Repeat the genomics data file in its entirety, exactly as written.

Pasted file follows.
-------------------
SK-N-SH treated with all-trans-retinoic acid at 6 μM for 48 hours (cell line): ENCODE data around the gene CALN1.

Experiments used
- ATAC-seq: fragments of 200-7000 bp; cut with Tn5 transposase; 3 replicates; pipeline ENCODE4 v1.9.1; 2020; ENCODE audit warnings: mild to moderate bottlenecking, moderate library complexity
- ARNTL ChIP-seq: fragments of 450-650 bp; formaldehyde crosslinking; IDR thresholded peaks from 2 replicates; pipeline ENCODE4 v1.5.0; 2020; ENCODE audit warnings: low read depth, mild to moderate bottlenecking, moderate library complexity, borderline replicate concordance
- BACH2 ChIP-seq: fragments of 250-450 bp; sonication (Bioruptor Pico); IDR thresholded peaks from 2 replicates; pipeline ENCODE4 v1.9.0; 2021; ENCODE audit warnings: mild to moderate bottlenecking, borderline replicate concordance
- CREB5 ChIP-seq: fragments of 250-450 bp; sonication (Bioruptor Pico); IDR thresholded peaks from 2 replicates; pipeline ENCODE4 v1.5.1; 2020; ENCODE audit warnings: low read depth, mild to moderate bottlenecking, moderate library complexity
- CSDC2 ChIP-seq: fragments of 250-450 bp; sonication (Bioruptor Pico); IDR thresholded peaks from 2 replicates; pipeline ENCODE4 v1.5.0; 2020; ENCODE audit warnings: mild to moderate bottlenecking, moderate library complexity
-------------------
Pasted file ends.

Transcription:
SK-N-SH treated with all-trans-retinoic acid at 6 μM for 48 hours (cell line): ENCODE data around the gene CALN1.

Experiments used
- ATAC-seq: fragments of 200-7000 bp; cut with Tn5 transposase; 3 replicates; pipeline ENCODE4 v1.9.1; 2020; ENCODE audit warnings: mild to moderate bottlenecking, moderate library complexity
- ARNTL ChIP-seq: fragments of 450-650 bp; formaldehyde crosslinking; IDR thresholded peaks from 2 replicates; pipeline ENCODE4 v1.5.0; 2020; ENCODE audit warnings: low read depth, mild to moderate bottlenecking, moderate library complexity, borderline replicate concordance
- BACH2 ChIP-seq: fragments of 250-450 bp; sonication (Bioruptor Pico); IDR thresholded peaks from 2 replicates; pipeline ENCODE4 v1.9.0; 2021; ENCODE audit warnings: mild to moderate bottlenecking, borderline replicate concordance
- CREB5 ChIP-seq: fragments of 250-450 bp; sonication (Bioruptor Pico); IDR thresholded peaks from 2 replicates; pipeline ENCODE4 v1.5.1; 2020; ENCODE audit warnings: low read depth, mild to moderate bottlenecking, moderate library complexity
- CSDC2 ChIP-seq: fragments of 250-450 bp; sonication (Bioruptor Pico); IDR thresholded peaks from 2 replicates; pipeline ENCODE4 v1.5.0; 2020; ENCODE audit warnings: mild to moderate bottlenecking, moderate library complexity